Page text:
Friday's move down was a good opportunity to sell some puts a few months out. An important point about naked puts is, with stocks of solid companies like GPS, which have active weekly options markets, you can scope out future company events, such as projected ex-dividend dates and earnings reports, and execute your put sales accordingly. Around those events, stock price action tends to be somewhat predictable, and you can use that to your advantage with options.

Not only can you use naked puts to pick an entry price to buy stock, but with stocks like GPS, you can calculate a yield you'd like, and sell puts accordingly. For example, if you'd like to own GPS, but only if it yields 5%, then divide the annual dividend (0.92) by the yield you want (.05), and sell puts with a strike at or near that price ($18.40).

If you do that, and you are assigned the stock, you're not only collecting the yield you want, you can then turn around and boost your returns by selling covered calls. Again, you can base your call sales around dates of future dividends or earnings announcements, which should tend to give you more predictable results.

If you're not assigned the stock, you keep the credits you got from selling the puts, and move on.

I picked up a very quick $462 from GPS, like so:

- On January 5, 2017, bought 400 shares GPS at $23.28, then sold two calls, strike $23, and two calls, strike $23.50, expiring January 6th. The $23 calls were assigned, netting me $121, and the $23.50 calls expired, netting me $151. That was a pretty good one-day deal.

- On January 6, 2017, I sold two calls, strike $23.50, expiring January 13th, and two puts, strike $23, expiring January 20th. The calls were assigned, netting me $105, and the puts expired, netting me $85. Not a bad return for about two weeks, I think.

I stayed with GPS, selling two $22 strike puts expiring February 24th, for a net credit of $127, two $21 strike puts expiring March 7th, for a net credit of $116, and four $20 strike puts, expiring June 16th, for a net credit of $355. You can track those to see how they turn out, if you like.

If selling naked puts seems a bit too exotic, then GPS currently looks like a good candidate for covered calls. Indeed, that was my first move with the stock, as described above. The stock price has been fairly steady of late, the company will announce quarterly and yearly earnings late in February, and is projected to announce the next dividend with an ex-date in late March, payable in the second half of April. Options traders LOVE GPS; there is plenty of meat on those weekly options.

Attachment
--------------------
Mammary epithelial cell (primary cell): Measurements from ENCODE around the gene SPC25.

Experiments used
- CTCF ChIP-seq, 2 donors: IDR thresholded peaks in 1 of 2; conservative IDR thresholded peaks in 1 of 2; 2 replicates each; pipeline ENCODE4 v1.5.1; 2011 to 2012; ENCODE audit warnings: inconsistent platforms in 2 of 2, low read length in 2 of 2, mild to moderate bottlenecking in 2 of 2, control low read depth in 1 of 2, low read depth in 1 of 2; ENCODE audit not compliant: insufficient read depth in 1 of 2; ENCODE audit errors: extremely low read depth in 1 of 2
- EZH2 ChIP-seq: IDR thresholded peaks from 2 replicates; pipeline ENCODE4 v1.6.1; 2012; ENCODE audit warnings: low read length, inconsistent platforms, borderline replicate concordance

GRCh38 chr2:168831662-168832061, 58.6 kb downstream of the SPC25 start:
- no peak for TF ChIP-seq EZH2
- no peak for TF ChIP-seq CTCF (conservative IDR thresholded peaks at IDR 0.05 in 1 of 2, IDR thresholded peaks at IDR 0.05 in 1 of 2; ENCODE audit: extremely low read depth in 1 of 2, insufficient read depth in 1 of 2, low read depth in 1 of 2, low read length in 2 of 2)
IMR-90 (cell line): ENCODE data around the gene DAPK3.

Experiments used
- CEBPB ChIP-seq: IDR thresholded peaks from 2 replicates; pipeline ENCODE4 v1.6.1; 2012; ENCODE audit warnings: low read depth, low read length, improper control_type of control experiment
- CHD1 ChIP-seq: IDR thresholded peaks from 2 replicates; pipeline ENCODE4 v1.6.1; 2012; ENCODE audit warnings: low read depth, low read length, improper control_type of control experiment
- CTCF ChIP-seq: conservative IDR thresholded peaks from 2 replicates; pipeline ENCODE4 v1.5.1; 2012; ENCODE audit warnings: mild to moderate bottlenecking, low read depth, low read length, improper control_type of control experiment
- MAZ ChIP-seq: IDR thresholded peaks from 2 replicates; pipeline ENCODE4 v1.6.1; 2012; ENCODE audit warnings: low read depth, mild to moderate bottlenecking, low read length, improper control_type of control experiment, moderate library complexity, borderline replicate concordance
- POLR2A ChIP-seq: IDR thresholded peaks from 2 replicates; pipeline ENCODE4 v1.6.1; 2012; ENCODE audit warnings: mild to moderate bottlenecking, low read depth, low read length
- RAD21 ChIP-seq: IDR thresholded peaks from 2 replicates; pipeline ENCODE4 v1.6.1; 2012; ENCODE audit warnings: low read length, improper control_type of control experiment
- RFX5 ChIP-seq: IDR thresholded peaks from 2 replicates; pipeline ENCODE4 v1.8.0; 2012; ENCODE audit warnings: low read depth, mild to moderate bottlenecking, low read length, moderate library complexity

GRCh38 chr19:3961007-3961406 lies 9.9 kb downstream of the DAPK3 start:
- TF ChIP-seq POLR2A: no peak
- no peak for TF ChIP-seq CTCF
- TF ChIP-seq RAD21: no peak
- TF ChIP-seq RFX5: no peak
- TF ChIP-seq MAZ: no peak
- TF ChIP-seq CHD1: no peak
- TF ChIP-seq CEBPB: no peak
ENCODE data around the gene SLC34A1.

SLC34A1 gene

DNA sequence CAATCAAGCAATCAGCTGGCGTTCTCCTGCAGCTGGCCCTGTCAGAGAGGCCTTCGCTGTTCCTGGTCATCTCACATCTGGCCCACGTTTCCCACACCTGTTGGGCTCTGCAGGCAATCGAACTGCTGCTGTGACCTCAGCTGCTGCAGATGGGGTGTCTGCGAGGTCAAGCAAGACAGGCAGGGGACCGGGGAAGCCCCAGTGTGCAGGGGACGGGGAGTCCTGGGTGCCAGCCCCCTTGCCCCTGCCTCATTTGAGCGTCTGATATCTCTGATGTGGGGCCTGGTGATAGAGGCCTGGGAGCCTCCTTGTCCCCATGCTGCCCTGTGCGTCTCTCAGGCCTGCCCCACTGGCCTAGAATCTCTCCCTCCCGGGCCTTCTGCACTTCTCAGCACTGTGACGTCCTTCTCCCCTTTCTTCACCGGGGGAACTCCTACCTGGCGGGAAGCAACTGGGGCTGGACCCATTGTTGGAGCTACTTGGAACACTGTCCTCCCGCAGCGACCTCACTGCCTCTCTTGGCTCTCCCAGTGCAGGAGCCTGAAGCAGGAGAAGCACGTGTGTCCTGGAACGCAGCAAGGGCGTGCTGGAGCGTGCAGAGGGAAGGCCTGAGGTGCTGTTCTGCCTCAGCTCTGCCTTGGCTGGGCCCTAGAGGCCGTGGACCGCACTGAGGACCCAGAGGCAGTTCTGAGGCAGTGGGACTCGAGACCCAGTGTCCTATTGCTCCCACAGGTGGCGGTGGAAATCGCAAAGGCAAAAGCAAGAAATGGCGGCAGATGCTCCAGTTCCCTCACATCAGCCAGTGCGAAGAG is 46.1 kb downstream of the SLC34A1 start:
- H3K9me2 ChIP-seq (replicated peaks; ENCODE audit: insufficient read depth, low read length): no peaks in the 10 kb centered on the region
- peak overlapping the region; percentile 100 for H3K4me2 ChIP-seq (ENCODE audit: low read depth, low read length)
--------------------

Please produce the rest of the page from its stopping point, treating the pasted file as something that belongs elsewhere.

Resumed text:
Regarding the increasing dividend, past payout boosts, as shown on Dividend Channel, don't hew to a predictable schedule. The dividend has been 23 cents for the past eight straight quarters, which equals the longest run without an increase going back to 2005. I'm sure any future increase depends on the steadiness of the company's earnings, but, although GPS is facing some challenges, as noted above, it appears healthy overall. Analysts are predicting steady revenue and solid earnings for the latest quarter, as well as for the next couple of years. I anticipate GPS will boost its payout sometime in 2017.

Good luck with your trading and investing efforts.

Disclosure: I am/we are short GPS PUTS.

I wrote this article myself, and it expresses my own opinions. I am not receiving compensation for it (other than from Seeking Alpha). I have no business relationship with any company whose stock is mentioned in this article.